Sunday, June 19th was Juneteenth. It is getting to be a big holiday all over the country now. For black musicians it is very much like the Month of My People - February. All of a sudden we are working. I had one job, with the Afro-American Chamber Music Society Orchestra (what a mouthful) that got canceled. I won't say why. Actually, I don't really know why. Just very informed rumors. Then at close to the last minute, I got asked to participate in a performance of Julius Eastman's "Buddha." This was the first time that I've performed a work by Eastman. That tells you something about his place in the world. And mine. Fortunately, these days he is starting to get the attention he deserves. But he is dead, so it doesn't help him much. A lot of people have worked and are working hard to bring about this late recognition. The group that invited me to play is Wild Up, one of Los Angeles' premiere chamber music ensembles that specializes in new music. They have released two recordings of Eastman's music. This performance was a celebration of the release of the second recording. The show wasn't billed as a Juneteenth performance per se, but hey, it was Juneteenth, it was Julius Eastman...I can't believe it was a coincidence. It was TWELVE hours long! The sections I played in lasted only about five hours. That was five hours of nearly continuous playing. It was glorious! Thanks to the inimitable Patrick Shiroishi for recommending me.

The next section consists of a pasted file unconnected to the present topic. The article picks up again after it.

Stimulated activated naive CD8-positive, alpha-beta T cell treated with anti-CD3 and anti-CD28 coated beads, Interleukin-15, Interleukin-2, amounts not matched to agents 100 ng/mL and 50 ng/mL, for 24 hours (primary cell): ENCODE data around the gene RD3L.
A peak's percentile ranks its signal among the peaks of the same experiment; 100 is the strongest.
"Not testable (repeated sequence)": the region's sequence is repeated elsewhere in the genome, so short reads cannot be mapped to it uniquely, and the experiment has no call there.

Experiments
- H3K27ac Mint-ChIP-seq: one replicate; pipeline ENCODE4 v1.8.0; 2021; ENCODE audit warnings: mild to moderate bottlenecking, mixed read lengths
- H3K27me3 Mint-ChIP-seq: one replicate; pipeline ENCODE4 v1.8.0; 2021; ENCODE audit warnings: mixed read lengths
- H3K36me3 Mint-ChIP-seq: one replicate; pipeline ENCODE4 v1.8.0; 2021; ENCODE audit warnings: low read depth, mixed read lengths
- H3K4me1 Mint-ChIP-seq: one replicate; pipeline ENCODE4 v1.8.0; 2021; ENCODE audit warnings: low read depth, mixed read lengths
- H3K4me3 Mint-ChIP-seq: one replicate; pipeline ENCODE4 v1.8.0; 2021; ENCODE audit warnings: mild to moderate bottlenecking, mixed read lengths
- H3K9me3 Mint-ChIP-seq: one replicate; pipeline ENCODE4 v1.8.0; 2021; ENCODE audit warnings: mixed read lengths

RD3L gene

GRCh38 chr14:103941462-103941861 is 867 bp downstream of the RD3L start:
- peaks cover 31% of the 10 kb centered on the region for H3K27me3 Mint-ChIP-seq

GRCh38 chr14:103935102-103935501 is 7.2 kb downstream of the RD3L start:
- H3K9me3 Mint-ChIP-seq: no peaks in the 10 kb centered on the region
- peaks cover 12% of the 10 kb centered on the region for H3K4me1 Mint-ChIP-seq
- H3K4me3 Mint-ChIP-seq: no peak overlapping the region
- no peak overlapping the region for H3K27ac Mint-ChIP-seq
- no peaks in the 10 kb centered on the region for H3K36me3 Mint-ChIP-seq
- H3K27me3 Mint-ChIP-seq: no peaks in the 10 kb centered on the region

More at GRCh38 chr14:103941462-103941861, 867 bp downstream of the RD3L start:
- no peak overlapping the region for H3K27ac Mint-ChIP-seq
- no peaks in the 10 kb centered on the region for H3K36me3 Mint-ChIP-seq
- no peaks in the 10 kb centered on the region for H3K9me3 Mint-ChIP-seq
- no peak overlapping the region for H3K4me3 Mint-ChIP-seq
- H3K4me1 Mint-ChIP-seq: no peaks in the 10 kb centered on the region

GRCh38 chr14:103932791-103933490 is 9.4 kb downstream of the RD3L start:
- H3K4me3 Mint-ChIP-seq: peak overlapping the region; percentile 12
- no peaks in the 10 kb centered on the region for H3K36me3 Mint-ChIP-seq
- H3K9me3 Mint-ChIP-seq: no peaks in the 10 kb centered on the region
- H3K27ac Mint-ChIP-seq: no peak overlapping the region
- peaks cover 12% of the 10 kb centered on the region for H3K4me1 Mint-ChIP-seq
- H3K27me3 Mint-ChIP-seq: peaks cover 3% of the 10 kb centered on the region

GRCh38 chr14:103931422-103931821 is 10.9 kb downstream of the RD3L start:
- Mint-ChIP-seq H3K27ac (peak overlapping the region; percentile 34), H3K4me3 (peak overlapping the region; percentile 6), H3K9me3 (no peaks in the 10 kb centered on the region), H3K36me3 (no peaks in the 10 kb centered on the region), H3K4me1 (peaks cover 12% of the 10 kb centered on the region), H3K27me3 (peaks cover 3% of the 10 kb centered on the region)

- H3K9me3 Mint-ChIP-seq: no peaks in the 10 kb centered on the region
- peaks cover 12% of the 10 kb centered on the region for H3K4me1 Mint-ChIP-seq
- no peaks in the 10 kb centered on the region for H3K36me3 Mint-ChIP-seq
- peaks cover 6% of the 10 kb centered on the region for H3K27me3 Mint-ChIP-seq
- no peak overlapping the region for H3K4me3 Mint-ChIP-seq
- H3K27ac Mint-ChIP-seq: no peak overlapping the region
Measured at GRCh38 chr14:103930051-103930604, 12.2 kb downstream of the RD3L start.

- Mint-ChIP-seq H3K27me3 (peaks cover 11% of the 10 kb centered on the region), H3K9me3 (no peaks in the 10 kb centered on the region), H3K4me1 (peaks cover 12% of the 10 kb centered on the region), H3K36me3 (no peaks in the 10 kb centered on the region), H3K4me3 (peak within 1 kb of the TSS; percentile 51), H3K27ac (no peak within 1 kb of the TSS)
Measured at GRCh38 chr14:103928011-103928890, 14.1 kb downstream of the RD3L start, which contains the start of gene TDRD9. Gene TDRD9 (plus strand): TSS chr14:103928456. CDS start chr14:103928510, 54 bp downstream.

Remember, you can get the Juneteenth spirit any day by downloading my eponymous solo tuba tune from Bandcamp.
Some photos from the performance. Thanks to Wild Up and 2220 Arts + Archives